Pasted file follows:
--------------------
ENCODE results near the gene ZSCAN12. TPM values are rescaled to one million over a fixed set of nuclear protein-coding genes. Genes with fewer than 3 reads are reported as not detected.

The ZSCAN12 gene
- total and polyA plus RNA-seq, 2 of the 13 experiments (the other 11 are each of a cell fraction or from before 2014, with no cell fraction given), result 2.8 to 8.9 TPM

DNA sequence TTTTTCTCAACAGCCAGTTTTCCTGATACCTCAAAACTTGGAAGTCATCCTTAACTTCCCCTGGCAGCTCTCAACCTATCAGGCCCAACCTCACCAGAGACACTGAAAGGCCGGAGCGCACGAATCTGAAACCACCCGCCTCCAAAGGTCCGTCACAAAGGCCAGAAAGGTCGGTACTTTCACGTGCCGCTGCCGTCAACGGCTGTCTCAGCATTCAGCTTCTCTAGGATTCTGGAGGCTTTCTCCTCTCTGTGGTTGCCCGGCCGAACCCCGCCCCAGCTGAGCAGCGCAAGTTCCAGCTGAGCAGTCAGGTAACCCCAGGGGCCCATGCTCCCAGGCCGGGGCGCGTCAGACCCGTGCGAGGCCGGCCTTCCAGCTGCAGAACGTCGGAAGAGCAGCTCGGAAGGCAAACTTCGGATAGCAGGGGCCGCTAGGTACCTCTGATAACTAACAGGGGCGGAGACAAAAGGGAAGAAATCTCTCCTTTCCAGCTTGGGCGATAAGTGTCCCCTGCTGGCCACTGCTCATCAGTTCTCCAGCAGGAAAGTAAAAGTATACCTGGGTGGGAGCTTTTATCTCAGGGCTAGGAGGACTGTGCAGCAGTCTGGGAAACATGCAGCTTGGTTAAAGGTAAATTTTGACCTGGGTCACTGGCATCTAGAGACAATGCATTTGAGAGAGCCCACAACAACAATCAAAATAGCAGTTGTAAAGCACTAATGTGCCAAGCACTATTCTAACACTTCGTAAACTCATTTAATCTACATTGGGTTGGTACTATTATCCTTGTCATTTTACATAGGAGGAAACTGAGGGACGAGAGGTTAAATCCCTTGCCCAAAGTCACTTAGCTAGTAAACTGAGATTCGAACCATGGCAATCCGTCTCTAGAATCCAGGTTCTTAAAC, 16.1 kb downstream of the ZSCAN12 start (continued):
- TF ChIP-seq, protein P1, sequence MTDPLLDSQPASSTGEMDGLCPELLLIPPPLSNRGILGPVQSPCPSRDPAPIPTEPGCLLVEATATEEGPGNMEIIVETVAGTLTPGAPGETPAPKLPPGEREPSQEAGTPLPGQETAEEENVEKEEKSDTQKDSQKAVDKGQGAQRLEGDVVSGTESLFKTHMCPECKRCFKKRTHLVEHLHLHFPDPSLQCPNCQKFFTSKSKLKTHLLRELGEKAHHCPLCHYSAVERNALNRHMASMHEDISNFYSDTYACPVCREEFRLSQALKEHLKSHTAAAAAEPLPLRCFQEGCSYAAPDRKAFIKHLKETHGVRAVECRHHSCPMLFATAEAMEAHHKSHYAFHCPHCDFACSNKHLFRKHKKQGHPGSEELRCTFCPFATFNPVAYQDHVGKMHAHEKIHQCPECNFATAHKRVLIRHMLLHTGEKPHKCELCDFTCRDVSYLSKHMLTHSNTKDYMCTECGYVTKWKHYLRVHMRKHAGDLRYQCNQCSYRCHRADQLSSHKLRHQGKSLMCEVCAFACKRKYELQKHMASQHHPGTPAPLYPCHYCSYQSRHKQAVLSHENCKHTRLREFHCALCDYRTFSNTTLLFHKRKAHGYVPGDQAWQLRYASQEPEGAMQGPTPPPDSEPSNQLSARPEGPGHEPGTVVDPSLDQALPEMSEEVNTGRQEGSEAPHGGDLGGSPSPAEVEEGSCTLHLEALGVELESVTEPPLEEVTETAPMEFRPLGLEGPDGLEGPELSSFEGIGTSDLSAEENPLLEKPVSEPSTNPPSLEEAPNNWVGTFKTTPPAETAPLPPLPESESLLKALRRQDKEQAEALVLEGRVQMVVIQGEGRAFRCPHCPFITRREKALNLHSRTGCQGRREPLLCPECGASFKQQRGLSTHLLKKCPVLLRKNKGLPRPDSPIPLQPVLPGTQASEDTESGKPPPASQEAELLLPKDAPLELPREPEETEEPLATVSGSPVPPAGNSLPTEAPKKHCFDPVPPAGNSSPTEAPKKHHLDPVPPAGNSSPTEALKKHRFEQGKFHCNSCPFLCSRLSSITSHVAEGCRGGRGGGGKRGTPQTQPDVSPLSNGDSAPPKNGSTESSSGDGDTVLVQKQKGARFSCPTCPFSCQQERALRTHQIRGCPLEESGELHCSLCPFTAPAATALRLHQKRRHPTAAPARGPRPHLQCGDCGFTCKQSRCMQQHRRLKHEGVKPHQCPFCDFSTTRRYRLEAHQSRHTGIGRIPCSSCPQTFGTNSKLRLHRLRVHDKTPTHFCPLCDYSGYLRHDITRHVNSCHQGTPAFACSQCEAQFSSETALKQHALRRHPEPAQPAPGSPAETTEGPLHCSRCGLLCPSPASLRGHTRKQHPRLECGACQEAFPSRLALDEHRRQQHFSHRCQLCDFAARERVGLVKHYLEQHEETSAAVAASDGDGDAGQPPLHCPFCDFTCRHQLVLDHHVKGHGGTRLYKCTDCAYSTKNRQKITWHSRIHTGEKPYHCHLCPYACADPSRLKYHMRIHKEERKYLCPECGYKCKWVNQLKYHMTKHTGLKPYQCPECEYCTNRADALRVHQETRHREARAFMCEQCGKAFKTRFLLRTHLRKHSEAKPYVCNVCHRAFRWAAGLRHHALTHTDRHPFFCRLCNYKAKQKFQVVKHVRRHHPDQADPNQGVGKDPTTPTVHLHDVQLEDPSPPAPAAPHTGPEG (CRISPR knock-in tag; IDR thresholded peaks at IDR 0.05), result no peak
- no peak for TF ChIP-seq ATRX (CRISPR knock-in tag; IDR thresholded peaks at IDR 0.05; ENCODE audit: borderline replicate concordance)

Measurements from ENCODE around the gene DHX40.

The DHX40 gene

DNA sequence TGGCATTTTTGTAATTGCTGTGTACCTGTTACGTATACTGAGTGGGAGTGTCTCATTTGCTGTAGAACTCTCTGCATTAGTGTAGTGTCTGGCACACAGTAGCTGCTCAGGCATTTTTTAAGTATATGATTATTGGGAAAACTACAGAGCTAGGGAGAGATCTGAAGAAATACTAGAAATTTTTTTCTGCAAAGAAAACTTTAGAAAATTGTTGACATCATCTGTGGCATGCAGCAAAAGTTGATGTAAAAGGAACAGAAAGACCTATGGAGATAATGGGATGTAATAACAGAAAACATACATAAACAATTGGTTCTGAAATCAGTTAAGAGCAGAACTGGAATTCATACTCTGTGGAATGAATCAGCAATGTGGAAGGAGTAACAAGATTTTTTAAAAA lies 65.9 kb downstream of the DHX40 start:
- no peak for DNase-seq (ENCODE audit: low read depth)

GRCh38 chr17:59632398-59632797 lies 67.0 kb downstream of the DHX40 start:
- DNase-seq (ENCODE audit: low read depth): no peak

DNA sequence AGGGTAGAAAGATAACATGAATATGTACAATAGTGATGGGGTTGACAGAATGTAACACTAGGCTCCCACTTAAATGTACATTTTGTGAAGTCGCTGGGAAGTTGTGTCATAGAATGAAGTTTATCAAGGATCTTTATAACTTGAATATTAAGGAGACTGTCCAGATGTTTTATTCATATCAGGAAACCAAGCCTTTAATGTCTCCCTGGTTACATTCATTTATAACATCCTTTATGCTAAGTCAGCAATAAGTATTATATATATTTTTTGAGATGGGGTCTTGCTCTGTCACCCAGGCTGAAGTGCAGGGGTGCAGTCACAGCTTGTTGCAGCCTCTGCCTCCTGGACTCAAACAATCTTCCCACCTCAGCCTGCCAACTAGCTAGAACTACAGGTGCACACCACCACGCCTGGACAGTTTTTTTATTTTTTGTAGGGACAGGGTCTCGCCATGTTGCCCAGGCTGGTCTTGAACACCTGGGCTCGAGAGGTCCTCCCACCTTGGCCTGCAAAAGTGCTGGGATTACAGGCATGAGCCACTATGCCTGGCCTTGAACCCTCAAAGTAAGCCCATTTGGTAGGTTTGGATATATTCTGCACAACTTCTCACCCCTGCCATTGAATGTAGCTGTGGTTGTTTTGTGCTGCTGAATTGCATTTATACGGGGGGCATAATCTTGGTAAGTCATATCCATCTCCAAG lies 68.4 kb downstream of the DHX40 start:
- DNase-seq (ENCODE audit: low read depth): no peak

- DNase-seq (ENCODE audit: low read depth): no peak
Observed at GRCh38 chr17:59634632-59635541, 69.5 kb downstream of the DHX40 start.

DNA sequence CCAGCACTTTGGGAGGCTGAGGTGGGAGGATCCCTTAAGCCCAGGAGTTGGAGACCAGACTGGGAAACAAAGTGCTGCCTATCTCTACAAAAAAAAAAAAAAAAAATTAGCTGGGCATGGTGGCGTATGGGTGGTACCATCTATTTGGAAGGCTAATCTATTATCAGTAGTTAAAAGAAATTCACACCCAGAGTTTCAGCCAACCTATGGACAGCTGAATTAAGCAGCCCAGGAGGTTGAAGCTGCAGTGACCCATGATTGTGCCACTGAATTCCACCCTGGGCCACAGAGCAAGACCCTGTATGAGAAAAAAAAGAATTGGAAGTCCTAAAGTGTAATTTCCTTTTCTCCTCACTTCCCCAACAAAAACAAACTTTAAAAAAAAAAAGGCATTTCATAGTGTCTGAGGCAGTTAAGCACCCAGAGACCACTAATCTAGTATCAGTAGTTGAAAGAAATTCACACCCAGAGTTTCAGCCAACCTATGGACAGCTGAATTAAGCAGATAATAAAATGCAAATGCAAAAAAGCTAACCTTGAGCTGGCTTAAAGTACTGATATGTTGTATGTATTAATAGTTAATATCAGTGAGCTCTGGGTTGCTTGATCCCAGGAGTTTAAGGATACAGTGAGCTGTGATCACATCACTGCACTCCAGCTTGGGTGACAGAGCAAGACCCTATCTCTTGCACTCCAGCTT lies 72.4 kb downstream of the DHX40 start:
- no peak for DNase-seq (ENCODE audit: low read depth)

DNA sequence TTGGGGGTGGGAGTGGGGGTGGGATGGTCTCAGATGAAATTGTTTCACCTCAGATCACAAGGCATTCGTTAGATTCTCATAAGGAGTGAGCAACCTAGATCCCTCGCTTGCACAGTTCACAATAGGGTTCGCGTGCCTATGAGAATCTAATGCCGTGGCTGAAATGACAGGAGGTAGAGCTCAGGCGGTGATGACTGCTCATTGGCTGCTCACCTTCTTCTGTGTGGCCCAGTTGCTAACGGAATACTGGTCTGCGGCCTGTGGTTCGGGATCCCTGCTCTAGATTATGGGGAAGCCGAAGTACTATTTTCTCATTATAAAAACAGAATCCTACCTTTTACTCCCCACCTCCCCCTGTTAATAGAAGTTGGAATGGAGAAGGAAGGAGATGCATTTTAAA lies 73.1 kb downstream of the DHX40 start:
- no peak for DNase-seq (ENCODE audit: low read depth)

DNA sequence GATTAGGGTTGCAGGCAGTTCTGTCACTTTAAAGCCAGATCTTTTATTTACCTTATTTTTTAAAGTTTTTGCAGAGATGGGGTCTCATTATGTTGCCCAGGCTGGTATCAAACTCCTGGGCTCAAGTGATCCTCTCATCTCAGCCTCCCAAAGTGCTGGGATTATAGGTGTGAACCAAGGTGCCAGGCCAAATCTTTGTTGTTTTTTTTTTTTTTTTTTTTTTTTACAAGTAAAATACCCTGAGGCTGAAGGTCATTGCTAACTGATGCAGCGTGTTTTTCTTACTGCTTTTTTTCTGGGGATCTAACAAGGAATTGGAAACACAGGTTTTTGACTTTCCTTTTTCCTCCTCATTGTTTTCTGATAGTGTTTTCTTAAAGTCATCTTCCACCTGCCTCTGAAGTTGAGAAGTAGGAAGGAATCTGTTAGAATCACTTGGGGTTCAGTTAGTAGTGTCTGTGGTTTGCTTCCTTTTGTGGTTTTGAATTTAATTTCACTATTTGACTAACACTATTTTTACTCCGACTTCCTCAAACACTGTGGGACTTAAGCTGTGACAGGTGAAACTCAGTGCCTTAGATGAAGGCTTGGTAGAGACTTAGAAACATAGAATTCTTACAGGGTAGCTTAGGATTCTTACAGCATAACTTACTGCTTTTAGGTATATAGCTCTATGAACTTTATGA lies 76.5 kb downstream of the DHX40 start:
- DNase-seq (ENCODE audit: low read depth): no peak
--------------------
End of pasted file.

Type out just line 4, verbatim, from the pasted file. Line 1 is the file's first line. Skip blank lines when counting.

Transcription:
DNA sequence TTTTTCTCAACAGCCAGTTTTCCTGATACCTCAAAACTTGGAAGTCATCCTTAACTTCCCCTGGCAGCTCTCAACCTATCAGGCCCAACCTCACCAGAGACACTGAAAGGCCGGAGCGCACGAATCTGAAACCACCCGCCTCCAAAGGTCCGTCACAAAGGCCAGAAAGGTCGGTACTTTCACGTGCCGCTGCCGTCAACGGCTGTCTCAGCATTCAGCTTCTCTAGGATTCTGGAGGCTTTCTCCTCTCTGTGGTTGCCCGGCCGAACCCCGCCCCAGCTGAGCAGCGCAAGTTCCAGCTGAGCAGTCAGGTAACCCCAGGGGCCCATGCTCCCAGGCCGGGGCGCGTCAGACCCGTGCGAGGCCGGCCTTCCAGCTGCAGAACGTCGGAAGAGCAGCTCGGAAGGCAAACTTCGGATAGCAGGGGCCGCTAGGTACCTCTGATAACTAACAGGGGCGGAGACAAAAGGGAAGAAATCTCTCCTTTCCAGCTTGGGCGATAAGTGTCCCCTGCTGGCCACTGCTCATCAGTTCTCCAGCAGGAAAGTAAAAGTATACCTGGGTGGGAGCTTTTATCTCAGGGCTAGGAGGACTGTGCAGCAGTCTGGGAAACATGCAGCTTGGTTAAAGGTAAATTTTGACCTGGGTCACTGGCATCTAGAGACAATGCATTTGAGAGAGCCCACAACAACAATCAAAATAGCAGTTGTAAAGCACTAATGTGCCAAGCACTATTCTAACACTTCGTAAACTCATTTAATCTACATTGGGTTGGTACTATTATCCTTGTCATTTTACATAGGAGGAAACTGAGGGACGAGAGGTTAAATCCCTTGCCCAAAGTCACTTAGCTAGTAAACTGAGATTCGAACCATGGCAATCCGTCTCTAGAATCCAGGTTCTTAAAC, 16.1 kb downstream of the ZSCAN12 start (continued):